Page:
Let’s get to the root of it and talk about trees.  I’m going to go out on a limb and say we’ve all walked down a tree-lined street at one time or another.  If you’re lucky, the trees were mature and have formed a canopy over the street creating a dreamy environment to pass through.  Let’s not leaf out the the gorgeous orange groves around us, and the beautiful smell of orange blossoms in the breeze.  Trees provide oxygen, shade on a sunny day, a sturdy branch for a child’s swing and you can’t have a super cool treehouse without the tree.  I don’t want to bark at you, but I think we could always use more trees.


According to Jeff Speck’s 2018 book, Walkable City Rules, 101 Steps to Making Better Places, there is no better use of public funds.  He writes:



 Like parked cars, mature street trees form a sturdy barrier between moving vehicles and pedestrians.  



A study along Orlando’s Colonial Drive compared a segment  of roadway with street trees and other vertical objects along it to a segment without.  It found that the segment with no trees  experienced 45% more injurious crashes and many more fatal crashes: six vs zero.  



A typical mature tree absorbs about the first half inch of each rainfall that hits it.



In addition to keeping ultraviolet rays from reaching the ground, street trees absorb a tremendous amount of airborne carbon dioxide - ten times more than trees located farther from the roadways.  



A study conducted by the Wharton School of Business found that street trees increase home prices by 9%.  Such improved valuations translate directly into increased property tax revenue.  The City of Portland found that, for this reason, its investment in tree planting and maintenance pays off at a ratio of twelve to one.  



From Nantucket to Beverly Hills, the most desirable Main Street districts in North America are, with few exceptions, characterized by consistently planted street trees.  One study found that shops on streets with good tree cover earn 12% more income.  Visibility-seeking merchants who fight for tree removal forget that much main-street  shopping is experienced-based.  With cheaper prices and better convenience on Amazon, providing a great environment is becoming central to retail viability.  



Multiple studies have shown that regular exposure to trees prolongs life, aids mental health, reduces asthma, obesity, stress and heart disease, and basically just makes us happier.


benefit of trees


What can we do?  

We can plant trees at home!  Not only will they provide shade in this Florida heat, but if you’re lucky, they can also provide food.  (I can’t seem to keep anything alive?)  Polk County is in Plant Hardiness Zones 9 and 10.  Some of the trees we will have the most luck growing are cedar, crapemyrtle, cypress, magnolia, live oak or pomegranate to name a few.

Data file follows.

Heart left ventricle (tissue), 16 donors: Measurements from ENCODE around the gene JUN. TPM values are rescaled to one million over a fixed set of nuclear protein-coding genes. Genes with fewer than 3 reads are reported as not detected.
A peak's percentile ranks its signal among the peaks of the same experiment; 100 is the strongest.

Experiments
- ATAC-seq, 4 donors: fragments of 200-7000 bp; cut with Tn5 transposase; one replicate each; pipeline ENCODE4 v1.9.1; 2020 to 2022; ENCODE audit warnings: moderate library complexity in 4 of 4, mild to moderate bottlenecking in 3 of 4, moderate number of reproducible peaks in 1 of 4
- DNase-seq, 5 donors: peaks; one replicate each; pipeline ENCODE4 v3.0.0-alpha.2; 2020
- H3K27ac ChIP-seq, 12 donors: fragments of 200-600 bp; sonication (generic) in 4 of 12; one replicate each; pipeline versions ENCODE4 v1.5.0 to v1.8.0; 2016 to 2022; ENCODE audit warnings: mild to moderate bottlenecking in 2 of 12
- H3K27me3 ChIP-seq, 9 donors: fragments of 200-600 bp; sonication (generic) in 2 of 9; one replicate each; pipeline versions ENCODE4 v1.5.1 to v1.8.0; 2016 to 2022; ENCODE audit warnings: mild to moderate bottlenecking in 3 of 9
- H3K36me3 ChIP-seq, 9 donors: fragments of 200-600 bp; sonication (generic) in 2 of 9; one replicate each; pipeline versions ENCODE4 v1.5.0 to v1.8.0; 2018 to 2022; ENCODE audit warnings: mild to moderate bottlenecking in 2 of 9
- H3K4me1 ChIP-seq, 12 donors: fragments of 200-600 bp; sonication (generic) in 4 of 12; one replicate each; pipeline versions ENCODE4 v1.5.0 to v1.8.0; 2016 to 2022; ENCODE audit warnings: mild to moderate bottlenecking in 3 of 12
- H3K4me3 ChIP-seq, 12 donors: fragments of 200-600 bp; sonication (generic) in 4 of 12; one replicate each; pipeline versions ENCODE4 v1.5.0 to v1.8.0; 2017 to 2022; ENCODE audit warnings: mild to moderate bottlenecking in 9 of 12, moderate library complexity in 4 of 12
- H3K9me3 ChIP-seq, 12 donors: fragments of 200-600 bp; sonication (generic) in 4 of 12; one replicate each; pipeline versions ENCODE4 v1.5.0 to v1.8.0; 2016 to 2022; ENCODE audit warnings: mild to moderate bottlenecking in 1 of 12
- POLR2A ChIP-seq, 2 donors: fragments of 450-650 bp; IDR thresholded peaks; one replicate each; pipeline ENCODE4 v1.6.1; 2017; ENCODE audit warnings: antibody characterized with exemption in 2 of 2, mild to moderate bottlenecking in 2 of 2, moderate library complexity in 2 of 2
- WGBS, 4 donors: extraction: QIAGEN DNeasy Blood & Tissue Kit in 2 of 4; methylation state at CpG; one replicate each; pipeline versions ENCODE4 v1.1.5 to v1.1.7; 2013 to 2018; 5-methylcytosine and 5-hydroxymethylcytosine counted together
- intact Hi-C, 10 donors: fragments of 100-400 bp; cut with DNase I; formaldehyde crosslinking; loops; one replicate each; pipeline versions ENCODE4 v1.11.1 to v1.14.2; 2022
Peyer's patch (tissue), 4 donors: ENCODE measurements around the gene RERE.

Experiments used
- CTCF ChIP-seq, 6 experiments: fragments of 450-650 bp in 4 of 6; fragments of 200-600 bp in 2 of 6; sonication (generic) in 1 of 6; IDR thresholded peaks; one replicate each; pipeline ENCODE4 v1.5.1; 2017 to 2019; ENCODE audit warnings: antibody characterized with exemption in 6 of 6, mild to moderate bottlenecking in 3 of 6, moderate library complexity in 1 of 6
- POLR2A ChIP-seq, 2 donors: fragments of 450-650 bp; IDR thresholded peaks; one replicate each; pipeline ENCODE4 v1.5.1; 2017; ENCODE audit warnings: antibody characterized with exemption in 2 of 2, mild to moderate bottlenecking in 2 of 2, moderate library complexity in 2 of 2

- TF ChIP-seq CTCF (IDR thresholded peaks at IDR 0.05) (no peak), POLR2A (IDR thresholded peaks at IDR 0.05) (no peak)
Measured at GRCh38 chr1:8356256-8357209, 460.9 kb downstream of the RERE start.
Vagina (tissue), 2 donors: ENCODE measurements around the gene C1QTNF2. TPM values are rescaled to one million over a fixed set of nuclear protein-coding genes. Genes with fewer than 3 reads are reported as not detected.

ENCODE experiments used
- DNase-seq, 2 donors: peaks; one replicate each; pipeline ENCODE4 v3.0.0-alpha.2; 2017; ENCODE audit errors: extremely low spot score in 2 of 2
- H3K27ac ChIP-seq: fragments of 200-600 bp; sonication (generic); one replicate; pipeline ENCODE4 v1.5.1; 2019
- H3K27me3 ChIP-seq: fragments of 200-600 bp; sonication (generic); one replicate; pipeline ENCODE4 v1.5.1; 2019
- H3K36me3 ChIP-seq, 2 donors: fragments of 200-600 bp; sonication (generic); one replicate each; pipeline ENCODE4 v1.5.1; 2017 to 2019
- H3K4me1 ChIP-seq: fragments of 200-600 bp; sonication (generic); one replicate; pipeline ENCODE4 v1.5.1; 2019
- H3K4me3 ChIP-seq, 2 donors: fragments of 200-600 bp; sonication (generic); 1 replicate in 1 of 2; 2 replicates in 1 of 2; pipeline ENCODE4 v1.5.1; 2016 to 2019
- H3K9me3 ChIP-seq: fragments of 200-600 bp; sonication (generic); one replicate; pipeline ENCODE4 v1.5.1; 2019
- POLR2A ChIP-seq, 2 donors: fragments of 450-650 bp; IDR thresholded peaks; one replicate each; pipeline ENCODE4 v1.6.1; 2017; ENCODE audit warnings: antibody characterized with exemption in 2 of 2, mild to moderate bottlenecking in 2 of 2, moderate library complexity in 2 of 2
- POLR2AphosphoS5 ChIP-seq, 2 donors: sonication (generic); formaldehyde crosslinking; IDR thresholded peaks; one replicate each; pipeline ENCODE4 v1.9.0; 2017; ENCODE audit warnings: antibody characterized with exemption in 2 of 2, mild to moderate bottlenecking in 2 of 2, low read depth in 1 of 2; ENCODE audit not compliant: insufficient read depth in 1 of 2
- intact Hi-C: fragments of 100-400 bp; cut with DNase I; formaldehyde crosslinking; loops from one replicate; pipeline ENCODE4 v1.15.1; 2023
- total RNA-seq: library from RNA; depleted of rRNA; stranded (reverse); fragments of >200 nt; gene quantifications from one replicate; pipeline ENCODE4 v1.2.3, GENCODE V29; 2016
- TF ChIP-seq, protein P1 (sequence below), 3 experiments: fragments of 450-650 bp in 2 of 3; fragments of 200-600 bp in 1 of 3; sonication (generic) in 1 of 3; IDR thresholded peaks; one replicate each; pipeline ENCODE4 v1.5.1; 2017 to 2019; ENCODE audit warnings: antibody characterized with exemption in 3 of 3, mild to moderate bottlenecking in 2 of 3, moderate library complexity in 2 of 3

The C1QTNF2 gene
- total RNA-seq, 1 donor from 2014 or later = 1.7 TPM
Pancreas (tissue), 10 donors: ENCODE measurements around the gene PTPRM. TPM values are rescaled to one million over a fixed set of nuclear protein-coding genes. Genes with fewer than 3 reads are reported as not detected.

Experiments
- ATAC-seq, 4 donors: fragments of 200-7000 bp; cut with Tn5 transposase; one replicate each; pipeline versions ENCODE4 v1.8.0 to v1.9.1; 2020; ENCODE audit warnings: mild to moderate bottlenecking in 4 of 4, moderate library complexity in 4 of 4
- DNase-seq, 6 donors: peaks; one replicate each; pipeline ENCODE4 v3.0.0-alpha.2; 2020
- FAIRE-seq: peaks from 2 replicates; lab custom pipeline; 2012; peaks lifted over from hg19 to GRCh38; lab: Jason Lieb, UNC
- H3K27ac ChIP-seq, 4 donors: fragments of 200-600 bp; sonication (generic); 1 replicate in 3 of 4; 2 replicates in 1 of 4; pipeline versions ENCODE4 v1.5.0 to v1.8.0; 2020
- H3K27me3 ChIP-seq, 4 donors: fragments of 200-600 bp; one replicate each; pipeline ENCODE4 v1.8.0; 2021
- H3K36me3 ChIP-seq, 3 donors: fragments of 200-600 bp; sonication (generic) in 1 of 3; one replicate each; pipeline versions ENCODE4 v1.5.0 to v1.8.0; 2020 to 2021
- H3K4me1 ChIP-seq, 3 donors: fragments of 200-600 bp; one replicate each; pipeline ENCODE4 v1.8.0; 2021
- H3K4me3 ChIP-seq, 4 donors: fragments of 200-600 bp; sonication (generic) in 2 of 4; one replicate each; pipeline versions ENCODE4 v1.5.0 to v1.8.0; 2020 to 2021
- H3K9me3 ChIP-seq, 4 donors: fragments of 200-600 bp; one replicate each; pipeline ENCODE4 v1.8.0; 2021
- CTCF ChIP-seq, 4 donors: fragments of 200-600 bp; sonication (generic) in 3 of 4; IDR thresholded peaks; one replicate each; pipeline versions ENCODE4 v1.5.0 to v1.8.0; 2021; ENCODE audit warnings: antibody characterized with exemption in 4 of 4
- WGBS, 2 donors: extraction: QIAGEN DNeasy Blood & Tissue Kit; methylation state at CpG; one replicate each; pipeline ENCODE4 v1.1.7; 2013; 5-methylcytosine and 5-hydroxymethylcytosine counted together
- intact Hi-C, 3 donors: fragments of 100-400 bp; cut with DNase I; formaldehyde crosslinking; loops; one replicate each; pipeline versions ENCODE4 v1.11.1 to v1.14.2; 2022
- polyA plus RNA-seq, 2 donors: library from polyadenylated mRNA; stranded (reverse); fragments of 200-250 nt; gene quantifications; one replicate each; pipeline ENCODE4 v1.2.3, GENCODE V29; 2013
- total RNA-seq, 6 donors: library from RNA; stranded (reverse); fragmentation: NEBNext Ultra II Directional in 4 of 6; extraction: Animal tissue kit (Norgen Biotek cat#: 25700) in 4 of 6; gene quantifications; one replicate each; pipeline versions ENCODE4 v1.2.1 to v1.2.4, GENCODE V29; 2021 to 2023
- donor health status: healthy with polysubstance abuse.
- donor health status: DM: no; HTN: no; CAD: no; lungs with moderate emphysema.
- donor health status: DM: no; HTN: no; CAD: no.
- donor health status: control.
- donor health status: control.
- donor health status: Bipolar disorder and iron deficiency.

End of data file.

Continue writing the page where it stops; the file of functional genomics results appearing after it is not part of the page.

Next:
how to plant a tree

The public can also donate to the Carl J Strang Jr. Urban Tree Canopy Fund.  Main Street Winter Haven, Inc. created and manages this fund.  I talked with Executive Director Anita Strang about when and why this all began.  “Main Street Winter Haven announced the Carl J Strang Jr. Urban Tree Canopy Fund in September of 2018.  This fund was created in response to recognizing the benefits of increasing our urban forest.  It will be a sustainable amenity that delivers shade, environmental and economic benefits, for generations to come while creating an inviting atmosphere.  We plan to work alongside and complement the work the City of Winter Haven is already doing. MSWH believes that there is strength in partnerships when a common goal is in place.  Contributions to support this effort are greatly appreciated.”   

Contributions will support their efforts, and at the same time you can acknowledge a loved one, to commemorate a special event or leaving a lasting gift to the community.  Call (863) 295-9422 or go online to and search Carl J Strang Jr. Urban Canopy Fund to donate.  

Did you know?

While not the tallest tree or the widest or even the oldest, General Sherman is thought to be the largest single stem tree by sheer volume.  This giant sequoia in California is believed to be between 2,300 and 2,700 years old, it’s 275-feet tall and has a trunk diameter of 25-feet. Its total volume is estimated at an incredible 1487 meters squared.  General Sherman’s largest branches are wider in diameter than most regular tree trunks. The largest of these branches fell down in a winter storm in 2006, and it was recorded as being over 7-feet in diameter and more than 98-feet long.

Apollo 14 launched on January 31, 1971.  Five days later Alan Shepard and Edgar Mitchell walked on the Moon while Stuart Roosa, a former U.S. Forest Service smoke jumper, orbited above in the command module. Packed in small containers in Roosa’s personal kit were hundreds of tree seeds, part of a joint NASA/USFS project. Upon return to Earth, the seeds were germinated by the Forest Service. Known as the “Moon Trees,” the resulting seedlings were planted throughout the United States (often as part of the nation’s bicentennial in 1976) and the world. They stand as a tribute to astronaut Roosa and the Apollo program.


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